Jul 19, 2016

Atomic data storage is still way off from practicality — 500 Terabits per square inch at −196˚C in a vacuum chamber

Posted by in categories: computing, particle physics

Every day, modern society creates more than a billion gigabytes of new data. To store all this data, it is increasingly important that each single bit occupies as little space as possible. A team of scientists at the Kavli Institute of Nanoscience at Delft University managed to bring this reduction to the ultimate limit: they built a memory of 1 kilobyte (8,000 bits), where each bit is represented by the position of one single chlorine atom.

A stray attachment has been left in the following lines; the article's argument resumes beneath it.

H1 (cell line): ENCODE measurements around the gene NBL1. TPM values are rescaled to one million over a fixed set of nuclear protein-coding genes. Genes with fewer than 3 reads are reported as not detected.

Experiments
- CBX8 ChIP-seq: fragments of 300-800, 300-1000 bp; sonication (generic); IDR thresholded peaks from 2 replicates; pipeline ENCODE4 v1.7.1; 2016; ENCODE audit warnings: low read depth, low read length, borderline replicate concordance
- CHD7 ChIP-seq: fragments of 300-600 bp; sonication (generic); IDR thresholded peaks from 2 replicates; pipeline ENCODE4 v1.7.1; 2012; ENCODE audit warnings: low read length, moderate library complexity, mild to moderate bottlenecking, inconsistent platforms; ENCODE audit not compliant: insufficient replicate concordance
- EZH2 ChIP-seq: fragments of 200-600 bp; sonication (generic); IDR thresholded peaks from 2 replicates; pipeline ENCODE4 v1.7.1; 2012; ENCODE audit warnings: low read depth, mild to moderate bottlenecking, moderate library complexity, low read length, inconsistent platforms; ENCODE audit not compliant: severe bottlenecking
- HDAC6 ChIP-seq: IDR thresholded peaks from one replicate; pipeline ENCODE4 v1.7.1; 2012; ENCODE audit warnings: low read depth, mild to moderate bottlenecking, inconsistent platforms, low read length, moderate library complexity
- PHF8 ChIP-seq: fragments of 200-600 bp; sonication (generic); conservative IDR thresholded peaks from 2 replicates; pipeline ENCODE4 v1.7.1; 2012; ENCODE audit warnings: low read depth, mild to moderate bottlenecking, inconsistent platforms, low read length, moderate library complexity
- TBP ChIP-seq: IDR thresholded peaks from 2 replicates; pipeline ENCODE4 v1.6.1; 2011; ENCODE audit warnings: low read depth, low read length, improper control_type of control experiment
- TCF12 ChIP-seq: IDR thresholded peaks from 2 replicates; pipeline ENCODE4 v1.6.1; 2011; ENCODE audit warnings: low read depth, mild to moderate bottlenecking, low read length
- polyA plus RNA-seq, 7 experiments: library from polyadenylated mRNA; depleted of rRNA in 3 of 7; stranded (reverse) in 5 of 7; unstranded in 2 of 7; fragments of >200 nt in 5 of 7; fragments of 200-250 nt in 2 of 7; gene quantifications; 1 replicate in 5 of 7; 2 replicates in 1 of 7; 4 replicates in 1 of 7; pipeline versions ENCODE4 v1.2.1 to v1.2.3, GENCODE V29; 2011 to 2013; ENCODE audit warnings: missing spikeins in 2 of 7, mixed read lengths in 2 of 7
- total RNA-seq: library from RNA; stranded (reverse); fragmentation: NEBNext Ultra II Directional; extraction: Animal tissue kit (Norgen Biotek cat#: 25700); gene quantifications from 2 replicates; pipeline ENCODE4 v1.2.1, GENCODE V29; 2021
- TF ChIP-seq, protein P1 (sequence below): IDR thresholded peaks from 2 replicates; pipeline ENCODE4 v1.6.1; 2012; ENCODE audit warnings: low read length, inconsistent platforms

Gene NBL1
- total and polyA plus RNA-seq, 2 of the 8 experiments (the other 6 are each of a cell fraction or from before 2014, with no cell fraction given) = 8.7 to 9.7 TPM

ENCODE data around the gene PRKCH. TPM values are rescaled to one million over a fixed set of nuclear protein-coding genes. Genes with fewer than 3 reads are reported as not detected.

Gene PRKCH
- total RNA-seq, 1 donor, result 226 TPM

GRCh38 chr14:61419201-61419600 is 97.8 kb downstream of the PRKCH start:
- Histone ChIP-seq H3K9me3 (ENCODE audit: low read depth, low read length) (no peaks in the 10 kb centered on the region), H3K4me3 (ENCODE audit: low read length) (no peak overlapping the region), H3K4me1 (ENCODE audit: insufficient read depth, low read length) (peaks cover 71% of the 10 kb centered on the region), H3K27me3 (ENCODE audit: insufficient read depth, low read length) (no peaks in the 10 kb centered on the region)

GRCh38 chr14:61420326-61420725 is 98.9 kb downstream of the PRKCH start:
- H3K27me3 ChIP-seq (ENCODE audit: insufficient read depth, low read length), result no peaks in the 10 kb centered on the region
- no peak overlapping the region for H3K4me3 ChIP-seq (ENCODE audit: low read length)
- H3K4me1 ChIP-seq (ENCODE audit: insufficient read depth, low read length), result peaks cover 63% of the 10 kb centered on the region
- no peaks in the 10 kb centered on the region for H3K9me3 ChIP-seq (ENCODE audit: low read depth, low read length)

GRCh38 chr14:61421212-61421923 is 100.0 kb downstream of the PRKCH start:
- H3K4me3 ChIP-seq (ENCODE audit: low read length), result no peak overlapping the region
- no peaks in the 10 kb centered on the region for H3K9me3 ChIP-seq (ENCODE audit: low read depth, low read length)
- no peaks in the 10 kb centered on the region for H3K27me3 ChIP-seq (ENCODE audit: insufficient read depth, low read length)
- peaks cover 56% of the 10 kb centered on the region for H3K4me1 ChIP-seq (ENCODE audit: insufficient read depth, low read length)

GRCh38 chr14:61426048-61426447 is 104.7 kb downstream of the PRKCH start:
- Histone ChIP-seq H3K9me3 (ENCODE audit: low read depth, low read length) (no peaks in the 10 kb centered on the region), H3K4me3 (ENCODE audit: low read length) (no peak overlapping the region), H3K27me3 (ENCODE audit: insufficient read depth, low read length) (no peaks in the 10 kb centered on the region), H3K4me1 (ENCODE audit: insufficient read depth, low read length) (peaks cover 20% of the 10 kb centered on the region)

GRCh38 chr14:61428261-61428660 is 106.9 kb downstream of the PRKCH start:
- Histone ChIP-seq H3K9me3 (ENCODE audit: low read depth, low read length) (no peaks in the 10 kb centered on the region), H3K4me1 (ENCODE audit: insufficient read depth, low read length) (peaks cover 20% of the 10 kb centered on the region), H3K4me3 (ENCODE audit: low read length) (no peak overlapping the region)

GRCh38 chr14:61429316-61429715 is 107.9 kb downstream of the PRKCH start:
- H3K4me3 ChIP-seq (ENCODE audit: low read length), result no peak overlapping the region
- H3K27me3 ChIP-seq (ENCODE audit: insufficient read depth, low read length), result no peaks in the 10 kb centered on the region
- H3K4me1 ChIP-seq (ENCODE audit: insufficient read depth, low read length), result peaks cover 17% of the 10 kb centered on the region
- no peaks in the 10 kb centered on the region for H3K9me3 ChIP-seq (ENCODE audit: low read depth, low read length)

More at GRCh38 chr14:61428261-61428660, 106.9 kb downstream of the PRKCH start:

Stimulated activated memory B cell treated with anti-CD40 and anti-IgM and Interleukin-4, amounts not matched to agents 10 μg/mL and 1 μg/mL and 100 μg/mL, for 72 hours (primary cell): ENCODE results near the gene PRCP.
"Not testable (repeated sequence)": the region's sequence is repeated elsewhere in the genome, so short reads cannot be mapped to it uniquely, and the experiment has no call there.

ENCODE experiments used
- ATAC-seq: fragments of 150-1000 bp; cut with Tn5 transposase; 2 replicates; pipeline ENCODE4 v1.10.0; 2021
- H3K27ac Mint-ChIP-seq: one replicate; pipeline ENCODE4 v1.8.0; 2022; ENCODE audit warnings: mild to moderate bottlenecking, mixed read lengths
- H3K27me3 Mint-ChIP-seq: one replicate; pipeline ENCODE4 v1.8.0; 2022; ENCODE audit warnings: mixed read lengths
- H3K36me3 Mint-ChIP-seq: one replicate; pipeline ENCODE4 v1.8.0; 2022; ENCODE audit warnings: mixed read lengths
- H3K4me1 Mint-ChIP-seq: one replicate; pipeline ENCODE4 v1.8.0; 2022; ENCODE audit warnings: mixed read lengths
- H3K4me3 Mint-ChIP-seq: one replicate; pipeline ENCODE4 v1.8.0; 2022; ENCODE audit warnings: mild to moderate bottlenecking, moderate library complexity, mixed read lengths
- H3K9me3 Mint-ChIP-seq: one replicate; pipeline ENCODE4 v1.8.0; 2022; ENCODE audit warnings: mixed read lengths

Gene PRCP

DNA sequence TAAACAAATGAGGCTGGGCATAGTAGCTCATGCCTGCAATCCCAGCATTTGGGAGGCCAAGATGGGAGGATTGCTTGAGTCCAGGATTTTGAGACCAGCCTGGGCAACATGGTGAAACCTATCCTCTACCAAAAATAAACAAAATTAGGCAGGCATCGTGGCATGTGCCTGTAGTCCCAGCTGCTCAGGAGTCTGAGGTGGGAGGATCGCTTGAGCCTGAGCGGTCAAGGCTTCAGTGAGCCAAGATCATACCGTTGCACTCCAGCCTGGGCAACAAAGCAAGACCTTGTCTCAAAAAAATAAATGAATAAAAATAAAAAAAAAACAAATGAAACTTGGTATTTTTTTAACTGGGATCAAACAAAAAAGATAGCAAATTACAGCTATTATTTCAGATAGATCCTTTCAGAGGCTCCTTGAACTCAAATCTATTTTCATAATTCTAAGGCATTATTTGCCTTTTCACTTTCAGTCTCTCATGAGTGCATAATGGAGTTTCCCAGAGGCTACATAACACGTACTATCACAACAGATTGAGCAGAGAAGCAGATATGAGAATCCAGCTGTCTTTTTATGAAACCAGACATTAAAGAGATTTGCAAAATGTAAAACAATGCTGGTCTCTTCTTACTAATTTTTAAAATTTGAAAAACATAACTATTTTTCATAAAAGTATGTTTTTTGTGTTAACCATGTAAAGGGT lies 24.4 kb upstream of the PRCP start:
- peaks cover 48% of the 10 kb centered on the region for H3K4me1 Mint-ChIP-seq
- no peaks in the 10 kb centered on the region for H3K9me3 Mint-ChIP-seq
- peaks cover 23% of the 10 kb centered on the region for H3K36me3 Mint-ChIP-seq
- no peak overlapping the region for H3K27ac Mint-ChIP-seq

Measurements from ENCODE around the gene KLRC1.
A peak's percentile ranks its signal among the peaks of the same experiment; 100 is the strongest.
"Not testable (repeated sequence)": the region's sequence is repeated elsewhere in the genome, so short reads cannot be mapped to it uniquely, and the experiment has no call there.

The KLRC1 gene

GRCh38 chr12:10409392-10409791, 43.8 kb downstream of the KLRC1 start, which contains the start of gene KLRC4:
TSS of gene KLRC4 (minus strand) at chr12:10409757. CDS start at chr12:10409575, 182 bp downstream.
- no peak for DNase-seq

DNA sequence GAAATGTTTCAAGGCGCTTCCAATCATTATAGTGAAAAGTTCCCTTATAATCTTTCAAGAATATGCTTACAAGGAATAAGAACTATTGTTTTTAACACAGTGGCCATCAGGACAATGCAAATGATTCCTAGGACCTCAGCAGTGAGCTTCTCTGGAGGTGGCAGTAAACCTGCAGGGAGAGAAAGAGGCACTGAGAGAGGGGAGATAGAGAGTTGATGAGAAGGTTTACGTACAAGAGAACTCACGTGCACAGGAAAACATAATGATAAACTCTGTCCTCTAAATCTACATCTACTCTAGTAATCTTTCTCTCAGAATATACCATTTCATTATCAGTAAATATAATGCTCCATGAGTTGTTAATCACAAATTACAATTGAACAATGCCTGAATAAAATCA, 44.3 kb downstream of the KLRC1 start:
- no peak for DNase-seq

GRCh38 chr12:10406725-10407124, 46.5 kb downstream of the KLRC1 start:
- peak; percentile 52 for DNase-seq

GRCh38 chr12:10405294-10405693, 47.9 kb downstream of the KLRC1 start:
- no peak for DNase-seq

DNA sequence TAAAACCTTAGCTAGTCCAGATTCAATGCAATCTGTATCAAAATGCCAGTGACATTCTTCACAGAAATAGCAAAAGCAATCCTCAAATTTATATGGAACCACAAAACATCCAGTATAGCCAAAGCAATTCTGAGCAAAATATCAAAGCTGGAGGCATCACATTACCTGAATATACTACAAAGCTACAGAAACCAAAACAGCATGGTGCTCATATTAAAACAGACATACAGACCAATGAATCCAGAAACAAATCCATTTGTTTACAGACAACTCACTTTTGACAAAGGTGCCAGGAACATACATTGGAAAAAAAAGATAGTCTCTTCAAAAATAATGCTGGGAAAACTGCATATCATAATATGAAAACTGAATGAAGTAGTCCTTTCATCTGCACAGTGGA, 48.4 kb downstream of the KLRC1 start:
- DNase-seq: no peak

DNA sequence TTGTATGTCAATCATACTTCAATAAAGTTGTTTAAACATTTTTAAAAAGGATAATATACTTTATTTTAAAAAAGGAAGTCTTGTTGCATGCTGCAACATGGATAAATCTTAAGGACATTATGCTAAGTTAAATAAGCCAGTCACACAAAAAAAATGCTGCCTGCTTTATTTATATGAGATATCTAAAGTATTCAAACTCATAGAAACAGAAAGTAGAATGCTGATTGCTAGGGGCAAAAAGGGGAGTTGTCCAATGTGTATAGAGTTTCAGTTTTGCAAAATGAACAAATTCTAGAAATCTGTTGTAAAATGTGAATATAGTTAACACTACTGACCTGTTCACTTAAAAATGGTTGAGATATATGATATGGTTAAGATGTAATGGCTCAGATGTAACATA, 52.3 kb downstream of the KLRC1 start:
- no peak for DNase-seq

“In theory, this storage density would allow all books ever created by humans to be written on a single post stamp”, says lead-scientist Sander Otte.

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